Saturday, Feb. 20th 2010

Attempted to drive up to the Rampart Range area with Dan, but turned around due to the snow storm. Spent the rest of the evening at Chatfield, trying our best to get shots of the only subjects readily available, red-tailed hawks in terribly low light. Saw a coyote, some whitetails, and the usual porcupine – all too far away to get decent shots. Another rough winter day…

Thursday, Feb. 18th 2010

Dan and I went to Daniels Park for bison, snow moved in and shots were horrible so we moved east to avoid the storm. Scouted around Castlewood Canyon S.P. and surrounding areas – saw a herd of elk (all bulls, too far away for any decent shots), a red fox and various hawks.

Kathie Lynch: Druid wolf pack likely to fade away

Down to one wolf. I guess that means the end of the wolf pack. The Druid Peak wolf pack was formed in the release enclosure back in 1996. Most of the wolves came from the same pack in British Columbia, but not all. For example the big alpha male came from another pack. The Druids immediately set about trying, and then finally succeeding to dominate the Lamar Valley. It was a good 14 years with hundreds of thousands of people seeing them.

Click here to read the story

Hunting Wolves : Saving Wolves on PBS

Last year the Obama Administration removed federal protection from some of the wolves that had been restored to the northern Rockies under the Endangered Species Act. The move paved the way for controversial state-regulated wolf hunts.

NOW, with David Brancaccio, takes a comprehensive look at all sides of the wolf issue.

Show airs on PBS on February 26th at 8:30 PM (MST)
click here to view the program online

Mexico to Reintroduce Wolves in N.E. Sonora

The reintroduction, scheduled to occur as early as this month, has forced U.S. state and federal agencies to scramble. Their problem is to figure out what to do if a wolf wanders north into the United States.
So far, their answer isn’t pleasing ranchers: They’ll treat any wolves from Mexico as fully endangered and therefore largely untouchable…

click here to read the story

Sunday, Feb. 14th 2010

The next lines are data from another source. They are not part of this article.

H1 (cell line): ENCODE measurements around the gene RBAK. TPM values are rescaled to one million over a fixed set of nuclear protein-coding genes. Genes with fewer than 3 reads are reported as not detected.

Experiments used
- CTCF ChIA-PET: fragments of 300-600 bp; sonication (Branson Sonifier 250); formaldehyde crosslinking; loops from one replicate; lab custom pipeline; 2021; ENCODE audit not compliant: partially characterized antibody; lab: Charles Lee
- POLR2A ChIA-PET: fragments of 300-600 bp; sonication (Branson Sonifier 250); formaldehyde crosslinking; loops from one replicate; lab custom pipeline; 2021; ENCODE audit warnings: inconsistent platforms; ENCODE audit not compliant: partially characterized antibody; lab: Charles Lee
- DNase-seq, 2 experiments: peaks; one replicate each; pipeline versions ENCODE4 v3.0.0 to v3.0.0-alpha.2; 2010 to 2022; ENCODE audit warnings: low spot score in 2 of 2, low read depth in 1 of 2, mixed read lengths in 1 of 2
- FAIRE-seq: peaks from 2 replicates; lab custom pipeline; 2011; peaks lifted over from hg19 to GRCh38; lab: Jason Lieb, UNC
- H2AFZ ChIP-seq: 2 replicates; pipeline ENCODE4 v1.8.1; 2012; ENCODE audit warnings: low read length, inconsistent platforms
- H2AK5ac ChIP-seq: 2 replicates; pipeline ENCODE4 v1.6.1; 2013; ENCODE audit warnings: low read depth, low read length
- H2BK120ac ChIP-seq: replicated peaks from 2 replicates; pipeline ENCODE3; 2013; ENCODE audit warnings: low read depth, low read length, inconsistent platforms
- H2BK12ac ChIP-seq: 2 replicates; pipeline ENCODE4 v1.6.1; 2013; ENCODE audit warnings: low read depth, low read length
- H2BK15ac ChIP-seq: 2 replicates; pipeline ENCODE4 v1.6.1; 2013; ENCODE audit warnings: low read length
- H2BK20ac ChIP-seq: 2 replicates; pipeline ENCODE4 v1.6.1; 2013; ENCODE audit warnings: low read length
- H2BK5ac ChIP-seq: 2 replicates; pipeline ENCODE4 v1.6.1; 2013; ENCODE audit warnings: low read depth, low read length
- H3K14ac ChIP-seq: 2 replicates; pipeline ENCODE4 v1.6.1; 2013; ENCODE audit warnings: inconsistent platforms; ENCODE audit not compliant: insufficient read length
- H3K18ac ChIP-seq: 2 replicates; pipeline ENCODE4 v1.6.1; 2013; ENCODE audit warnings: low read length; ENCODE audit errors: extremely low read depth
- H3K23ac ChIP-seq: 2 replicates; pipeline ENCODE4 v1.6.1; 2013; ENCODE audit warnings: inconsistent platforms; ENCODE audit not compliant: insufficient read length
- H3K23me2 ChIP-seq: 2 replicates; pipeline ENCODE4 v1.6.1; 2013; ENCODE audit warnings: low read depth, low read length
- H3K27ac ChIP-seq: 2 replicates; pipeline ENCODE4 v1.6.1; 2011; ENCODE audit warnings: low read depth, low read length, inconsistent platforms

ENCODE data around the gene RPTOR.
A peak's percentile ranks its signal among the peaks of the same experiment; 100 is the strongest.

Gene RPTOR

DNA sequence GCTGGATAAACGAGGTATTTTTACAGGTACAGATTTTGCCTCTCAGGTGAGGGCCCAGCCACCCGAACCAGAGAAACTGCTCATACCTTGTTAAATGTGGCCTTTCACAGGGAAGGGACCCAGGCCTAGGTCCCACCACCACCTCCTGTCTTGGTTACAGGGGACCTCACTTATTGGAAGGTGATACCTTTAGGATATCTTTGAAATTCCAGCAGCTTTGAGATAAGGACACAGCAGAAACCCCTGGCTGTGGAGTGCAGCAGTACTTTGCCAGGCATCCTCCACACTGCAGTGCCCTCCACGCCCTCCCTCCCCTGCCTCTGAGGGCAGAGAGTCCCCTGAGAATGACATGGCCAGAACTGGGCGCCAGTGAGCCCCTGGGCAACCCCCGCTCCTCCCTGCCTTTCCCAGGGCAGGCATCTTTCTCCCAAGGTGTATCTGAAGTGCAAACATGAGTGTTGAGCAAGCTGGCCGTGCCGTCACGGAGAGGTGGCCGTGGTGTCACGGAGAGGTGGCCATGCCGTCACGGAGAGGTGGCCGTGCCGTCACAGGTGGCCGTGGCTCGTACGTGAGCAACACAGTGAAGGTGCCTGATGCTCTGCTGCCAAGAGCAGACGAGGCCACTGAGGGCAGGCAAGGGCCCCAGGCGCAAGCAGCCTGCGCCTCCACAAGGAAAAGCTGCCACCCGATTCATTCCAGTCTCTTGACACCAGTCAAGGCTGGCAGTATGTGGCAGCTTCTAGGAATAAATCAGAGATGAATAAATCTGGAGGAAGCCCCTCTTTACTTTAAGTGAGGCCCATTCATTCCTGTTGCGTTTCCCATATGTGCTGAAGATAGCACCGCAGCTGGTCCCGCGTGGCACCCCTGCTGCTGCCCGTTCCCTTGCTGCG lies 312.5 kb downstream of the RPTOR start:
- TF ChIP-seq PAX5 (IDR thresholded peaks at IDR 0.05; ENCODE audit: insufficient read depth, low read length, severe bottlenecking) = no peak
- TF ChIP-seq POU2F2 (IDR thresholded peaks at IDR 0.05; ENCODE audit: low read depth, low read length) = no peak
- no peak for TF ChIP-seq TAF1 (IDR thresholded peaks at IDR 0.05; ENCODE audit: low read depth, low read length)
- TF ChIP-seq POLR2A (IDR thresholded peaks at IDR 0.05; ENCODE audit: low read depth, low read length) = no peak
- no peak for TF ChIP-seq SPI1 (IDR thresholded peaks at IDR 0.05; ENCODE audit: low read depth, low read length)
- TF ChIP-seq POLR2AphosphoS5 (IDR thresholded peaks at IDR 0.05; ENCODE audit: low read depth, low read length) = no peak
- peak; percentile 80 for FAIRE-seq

I couldn’t have asked for a nicer Valentine’s Day! My wonderful wife packed a picnic lunch, we left the house for Chatfield and were hiking along Plum Creek by 2:00. Right off the bat we were treated to a great horned owl, which we followed for a bit and were able to photograph at close range in three different trees.

We had lunch and decided to hike out to check for the porcupine in his usual area. I soon spotted him on the ground near his tree, Shina got a real kick out of watching me waddle down the snowy hill after the waddling porcupine.

We spent some time with the porcupine, then made a long loop through the flooded, now mostly frozen area of South Plum Creek, back to the truck. We decided to head home and drove out the west side of the park instead of going south, sure glad we did. As soon as we reached Catfish Flats we spotted two coyotes on the east side of the road. We soon realized that this was a male and female, and we were able to watch them hunting voles for the next half hour. They put on quite a show – at one point the male came to within 15 feet of the truck, crossed the road to check for prey in a culvert, then crossed back and followed alongside the truck for about half a mile. He caught a vole for the female coyote and presented it to her, which she gladly accepted, but when he tried to help himself to one that she had caught he was harshly scolded. The sun was setting as the couple retreated to the trees, a great end to a perfect day in the field!